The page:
If the bill becomes law following passage in the House on Wednesday, a major reason will be the support it received from a surprising booster: President Trump.

In an interview with the Washington Post published online Tuesday, President Trump brushed aside climate change concerns by hailing the state of the environment in the United States.

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Updated at 12:30 p.m. ET

In the final days ahead of potentially pivotal midterm elections, activists are working to get voters to the polls who ordinarily might not show up when the presidency doesn't hang in the balance.

Donors have poured millions of dollars into efforts to turn out more African-Americans, Hispanics and young people for the 2018 elections.

With early voting under way in many states, there are signs that these efforts may be paying off.

With the nation reeling from an epidemic of drug overdose deaths, President Trump signed legislation Wednesday that is aimed at helping people overcome addiction and preventing addictions before they start.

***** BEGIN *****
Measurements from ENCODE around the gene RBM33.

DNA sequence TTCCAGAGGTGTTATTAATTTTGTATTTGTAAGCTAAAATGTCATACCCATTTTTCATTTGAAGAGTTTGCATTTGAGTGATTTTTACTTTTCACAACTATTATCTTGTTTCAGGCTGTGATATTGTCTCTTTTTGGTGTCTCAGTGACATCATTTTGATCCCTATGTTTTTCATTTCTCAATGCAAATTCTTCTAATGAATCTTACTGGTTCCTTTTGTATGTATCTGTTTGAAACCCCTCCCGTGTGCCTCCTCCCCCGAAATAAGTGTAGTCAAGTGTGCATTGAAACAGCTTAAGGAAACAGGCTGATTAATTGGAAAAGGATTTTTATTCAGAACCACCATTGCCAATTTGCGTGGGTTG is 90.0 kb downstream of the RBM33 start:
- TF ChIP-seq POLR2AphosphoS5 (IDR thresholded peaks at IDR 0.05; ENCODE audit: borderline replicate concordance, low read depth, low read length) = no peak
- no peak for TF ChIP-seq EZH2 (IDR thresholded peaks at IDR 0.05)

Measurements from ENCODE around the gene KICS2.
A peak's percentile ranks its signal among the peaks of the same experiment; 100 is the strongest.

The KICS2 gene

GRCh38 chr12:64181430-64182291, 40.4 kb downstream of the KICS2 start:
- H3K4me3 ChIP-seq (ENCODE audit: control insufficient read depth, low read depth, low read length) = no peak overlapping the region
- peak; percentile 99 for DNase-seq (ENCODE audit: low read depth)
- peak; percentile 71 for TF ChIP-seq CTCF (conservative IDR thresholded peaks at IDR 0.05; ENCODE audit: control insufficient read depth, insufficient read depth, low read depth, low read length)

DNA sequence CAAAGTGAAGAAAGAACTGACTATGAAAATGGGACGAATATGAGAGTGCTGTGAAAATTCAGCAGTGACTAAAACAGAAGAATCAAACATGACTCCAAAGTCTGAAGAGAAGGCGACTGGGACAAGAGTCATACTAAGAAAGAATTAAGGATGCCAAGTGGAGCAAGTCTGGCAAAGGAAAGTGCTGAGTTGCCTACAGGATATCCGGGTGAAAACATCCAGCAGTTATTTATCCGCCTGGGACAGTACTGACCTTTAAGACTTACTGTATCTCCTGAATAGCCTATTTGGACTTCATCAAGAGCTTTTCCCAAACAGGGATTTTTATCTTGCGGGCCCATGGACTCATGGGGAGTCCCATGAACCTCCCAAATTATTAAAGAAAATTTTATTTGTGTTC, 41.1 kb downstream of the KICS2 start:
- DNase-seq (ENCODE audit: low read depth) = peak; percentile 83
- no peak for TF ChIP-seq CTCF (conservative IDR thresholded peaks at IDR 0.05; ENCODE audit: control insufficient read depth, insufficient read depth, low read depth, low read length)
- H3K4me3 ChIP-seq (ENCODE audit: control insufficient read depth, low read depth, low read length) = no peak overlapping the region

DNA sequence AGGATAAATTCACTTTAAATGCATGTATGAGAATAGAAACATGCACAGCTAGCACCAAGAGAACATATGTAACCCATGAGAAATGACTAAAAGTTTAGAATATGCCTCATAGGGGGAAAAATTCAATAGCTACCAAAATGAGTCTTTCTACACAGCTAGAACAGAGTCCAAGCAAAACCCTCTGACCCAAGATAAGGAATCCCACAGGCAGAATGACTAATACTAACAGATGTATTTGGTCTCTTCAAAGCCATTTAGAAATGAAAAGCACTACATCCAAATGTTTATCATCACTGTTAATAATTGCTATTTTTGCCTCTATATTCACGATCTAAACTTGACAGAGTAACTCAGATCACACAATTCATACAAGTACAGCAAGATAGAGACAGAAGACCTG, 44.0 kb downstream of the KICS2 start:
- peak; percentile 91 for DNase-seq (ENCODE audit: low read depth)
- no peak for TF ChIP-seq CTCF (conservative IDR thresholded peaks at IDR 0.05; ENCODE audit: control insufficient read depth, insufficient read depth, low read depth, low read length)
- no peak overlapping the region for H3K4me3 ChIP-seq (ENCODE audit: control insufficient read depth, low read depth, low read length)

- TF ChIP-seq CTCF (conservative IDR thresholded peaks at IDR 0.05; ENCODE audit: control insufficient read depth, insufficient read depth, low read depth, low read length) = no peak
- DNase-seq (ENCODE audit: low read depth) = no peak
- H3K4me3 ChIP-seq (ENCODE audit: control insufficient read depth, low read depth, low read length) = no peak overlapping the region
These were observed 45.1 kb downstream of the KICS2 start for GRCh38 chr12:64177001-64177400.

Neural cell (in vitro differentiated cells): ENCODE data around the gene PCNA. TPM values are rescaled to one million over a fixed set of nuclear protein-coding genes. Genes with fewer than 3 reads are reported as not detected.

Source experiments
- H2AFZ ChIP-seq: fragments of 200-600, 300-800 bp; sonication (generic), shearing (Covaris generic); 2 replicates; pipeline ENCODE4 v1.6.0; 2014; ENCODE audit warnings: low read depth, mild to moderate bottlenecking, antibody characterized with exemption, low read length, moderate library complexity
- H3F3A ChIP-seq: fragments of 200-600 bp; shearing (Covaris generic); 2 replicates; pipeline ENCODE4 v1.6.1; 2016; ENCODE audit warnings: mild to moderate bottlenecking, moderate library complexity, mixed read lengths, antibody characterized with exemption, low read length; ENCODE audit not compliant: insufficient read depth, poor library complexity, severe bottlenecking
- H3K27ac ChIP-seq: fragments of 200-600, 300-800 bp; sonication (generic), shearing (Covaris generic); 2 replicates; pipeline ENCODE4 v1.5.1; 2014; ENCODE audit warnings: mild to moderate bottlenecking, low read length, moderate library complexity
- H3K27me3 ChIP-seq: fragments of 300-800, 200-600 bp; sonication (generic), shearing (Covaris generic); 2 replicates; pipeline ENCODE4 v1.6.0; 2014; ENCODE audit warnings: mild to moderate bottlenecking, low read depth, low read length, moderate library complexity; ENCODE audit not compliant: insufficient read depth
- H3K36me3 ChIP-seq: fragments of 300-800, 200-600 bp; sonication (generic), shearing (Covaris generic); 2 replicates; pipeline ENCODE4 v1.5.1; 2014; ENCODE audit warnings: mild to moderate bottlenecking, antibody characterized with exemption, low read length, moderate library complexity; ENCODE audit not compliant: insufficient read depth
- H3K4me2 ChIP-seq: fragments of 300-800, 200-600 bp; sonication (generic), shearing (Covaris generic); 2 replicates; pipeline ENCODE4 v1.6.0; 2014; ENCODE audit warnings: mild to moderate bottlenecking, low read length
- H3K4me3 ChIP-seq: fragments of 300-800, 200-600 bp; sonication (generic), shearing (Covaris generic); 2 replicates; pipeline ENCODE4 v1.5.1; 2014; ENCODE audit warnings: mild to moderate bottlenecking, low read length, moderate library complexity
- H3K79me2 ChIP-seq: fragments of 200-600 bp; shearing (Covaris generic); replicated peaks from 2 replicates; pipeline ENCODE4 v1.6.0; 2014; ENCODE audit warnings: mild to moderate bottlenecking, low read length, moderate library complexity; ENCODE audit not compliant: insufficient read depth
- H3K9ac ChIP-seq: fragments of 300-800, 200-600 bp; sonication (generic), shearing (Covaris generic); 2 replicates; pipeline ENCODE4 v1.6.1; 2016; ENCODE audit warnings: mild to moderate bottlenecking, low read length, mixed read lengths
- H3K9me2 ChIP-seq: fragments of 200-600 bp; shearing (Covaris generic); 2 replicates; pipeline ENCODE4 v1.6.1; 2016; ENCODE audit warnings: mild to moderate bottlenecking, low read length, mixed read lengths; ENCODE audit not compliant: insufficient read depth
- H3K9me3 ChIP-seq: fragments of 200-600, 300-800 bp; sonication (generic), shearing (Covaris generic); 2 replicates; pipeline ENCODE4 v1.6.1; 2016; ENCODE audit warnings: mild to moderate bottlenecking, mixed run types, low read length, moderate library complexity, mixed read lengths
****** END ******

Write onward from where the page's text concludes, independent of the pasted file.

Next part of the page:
"Together we are going to end the scourge of drug addiction in America," Trump said at a White House event celebrating the signing. "We are going to end it or we are going to at least make an extremely big dent in this terrible, terrible problem."

The opioid legislation was a rarity for this Congress, getting overwhelming bipartisan support in both chambers.

Entering the White House as a foreign policy novice, Jared Kushner has leaned on his personal rapport with foreign government leaders to help push the Trump administration's goals.

Before joining the White House, Kushner was a real estate investor in New York City, where personal relationships can help cement deals. But that approach is now being put to the test in light of the disappearance of Saudi journalist Jamal Khashoggi, who was last seen entering the Saudi Consulate in Turkey more than two weeks ago.

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Updated at 4:15 p.m. ET

It was surreal moment even for a White House accustomed to surreal moments.

During a meeting with President Trump, Kanye West delivered animated and wide-ranging remarks on issues from the 13th Amendment to U.S. manufacturing.

President Trump says the fight over his Supreme Court nominee, Brett Kavanaugh, is about more than just the nation's highest court. He says it's about how America treats the accused.

Kavanaugh has been accused of sexual misconduct decades ago, allegations he adamantly denies.

Trump tweeted Thursday that "Due Process, Fairness and Common Sense are now on trial!"

Central Park Five case

But Trump has not always been such a staunch defender of due process.